Todd Witherow: 2021 candidate for District 25 school board

  • Todd Witherow

    Todd Witherow

 
Updated 2/24/2021 4:59 PM

Eight candidates are running for four, 4-year terms on the Arlington Heights Elementary District 25 school board.

Bio

 

City: Arlington Heights

Age: 39

Occupation: Product Director

Employer: Northrop Grumman

Civic involvement: District 214 Foundation board of directors, District 214 Foundation Career Pathways Committee Chair, Northrop Grumman Executive Sponsor for Employee Resource Groups, D214 Foundation Start Up Sponsor, Association of Old Crows, Sigma Chi

Q&A

Q. Why are you running for this office? Is there a particular issue that motivates you, and if so, what is it?

A. Coming from a family of career educators, I believe strongly in the importance of education and that schools are the foundation of good communities. I have had the pleasure of leading large businesses in my career and volunteering time as a board member with the D214 Foundation. I am running for D25 School Board of Education because I want to give back to our schools and community. There are many issues that motivate me to run. At the end of the next school year the district will be faced with two big action items -- Superintendent contract expiration and ATA Union agreement expiration. Further issues that motivate me are offering more opportunities to all students such as full day kindergarten, gifted and talented education, special education, and expanded ESL programs. Balancing the ability to offer these services with minimizing, or stopping, tax increases will be a focus for me on the Board.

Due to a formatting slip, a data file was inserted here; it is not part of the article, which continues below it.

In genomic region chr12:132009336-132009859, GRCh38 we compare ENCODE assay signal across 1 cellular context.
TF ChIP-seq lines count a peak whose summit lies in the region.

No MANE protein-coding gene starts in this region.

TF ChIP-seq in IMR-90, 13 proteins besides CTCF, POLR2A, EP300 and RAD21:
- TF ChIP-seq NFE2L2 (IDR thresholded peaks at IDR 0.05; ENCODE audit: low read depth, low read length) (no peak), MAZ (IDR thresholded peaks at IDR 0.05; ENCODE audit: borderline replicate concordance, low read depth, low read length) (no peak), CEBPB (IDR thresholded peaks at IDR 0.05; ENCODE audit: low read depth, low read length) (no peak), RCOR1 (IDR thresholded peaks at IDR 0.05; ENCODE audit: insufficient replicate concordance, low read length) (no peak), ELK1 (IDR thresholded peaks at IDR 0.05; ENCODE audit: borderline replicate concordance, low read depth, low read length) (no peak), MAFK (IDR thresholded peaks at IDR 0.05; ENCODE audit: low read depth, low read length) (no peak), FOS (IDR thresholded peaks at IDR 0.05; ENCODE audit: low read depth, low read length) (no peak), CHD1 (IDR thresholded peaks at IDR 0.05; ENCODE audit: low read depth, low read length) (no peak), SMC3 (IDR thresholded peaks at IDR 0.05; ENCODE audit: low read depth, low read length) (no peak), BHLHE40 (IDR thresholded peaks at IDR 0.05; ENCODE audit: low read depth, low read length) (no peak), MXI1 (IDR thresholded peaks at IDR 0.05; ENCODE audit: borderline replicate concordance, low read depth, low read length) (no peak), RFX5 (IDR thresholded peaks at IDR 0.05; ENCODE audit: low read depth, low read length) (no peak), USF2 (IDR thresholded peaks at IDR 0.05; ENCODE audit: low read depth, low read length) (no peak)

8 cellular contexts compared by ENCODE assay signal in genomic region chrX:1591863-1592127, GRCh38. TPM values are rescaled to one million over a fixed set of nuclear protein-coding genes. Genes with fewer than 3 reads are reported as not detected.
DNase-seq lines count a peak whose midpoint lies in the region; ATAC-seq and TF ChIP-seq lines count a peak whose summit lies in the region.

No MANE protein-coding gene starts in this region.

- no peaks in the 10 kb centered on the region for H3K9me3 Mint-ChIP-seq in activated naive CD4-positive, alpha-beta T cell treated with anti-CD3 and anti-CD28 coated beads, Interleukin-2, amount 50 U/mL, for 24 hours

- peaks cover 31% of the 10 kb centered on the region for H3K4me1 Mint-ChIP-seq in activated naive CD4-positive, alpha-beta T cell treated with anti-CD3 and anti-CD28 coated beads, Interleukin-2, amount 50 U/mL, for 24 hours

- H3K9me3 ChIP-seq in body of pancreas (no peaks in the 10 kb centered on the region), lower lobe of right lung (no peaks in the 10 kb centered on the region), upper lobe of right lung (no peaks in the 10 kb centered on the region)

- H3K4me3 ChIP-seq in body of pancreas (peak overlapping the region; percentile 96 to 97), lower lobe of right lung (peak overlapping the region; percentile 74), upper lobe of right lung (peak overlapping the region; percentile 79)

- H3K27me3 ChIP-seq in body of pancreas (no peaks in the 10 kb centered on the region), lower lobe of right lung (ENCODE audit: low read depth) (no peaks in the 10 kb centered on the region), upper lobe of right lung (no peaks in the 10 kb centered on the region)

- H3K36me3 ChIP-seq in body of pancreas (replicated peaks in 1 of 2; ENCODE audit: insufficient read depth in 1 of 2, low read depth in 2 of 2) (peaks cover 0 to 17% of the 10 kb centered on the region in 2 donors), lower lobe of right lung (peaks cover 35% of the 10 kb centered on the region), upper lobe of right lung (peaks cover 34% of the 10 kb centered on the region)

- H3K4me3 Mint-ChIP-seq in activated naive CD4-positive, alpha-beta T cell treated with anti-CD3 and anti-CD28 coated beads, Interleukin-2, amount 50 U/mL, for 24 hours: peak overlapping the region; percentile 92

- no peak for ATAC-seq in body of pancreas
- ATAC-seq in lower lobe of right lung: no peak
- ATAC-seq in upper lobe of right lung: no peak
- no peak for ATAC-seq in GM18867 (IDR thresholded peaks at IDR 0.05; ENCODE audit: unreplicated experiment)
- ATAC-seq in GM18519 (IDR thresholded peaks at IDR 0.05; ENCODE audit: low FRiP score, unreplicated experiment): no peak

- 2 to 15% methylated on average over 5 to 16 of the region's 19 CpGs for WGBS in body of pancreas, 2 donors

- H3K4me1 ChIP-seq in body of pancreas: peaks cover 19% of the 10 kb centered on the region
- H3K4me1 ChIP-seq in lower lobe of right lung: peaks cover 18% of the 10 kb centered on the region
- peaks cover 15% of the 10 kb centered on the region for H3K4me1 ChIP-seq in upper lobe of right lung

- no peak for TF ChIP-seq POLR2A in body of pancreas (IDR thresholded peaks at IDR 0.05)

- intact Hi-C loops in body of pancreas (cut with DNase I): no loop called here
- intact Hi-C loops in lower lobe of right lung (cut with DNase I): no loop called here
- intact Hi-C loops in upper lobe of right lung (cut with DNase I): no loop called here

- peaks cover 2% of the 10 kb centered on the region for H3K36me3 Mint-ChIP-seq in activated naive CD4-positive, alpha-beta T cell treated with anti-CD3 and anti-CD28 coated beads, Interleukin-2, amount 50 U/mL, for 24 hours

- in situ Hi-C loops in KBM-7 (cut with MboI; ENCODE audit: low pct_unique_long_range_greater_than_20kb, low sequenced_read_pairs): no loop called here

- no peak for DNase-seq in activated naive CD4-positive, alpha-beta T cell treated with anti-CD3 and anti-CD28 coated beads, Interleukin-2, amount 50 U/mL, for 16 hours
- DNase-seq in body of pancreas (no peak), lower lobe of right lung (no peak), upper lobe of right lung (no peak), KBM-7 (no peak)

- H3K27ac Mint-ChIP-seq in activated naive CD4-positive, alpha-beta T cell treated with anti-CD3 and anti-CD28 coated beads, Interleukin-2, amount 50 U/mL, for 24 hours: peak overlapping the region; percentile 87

Q. How would you grade the current school board on its response to the pandemic? Why?

A. I am not in a position to grade the current school board because I have not been able to see, hear and have access to the same information they have during the pandemic. What I will offer is that the school board should have been more active in soliciting input and engaging the community to hear their desires during the pandemic. The school board cannot assume only those emailing and speaking represent the community. More active two-way communication could have led to better governance and direction from the board during the pandemic. The pandemic response is beyond what any board of education or district should be expected to immediately solve alone. Seeking professional input could have increased effectiveness of decisions.

Q. How do you view your role in confronting the pandemic: provide leadership even if unpopular, give a voice to constituents -- even ones with whom you disagree, or defer to state authorities?

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A. My role on the board, not just with the pandemic, is to represent our constituents. It should be the obligation of the board to actively solicit input from the community. Once received, my role would be to ask questions, challenge assumptions and provide alternative solutions to ensure the administration, teachers and staff in the district have assessed the challenges and opportunities fully and are making a well-informed decision, reflective of the communities desire.

Q. Did your district continue to adequately serve students during the disruptions caused by the pandemic? If so, please cite an example of how it successfully adjusted to continue providing services. If not, please cite a specific example of what could have been done better.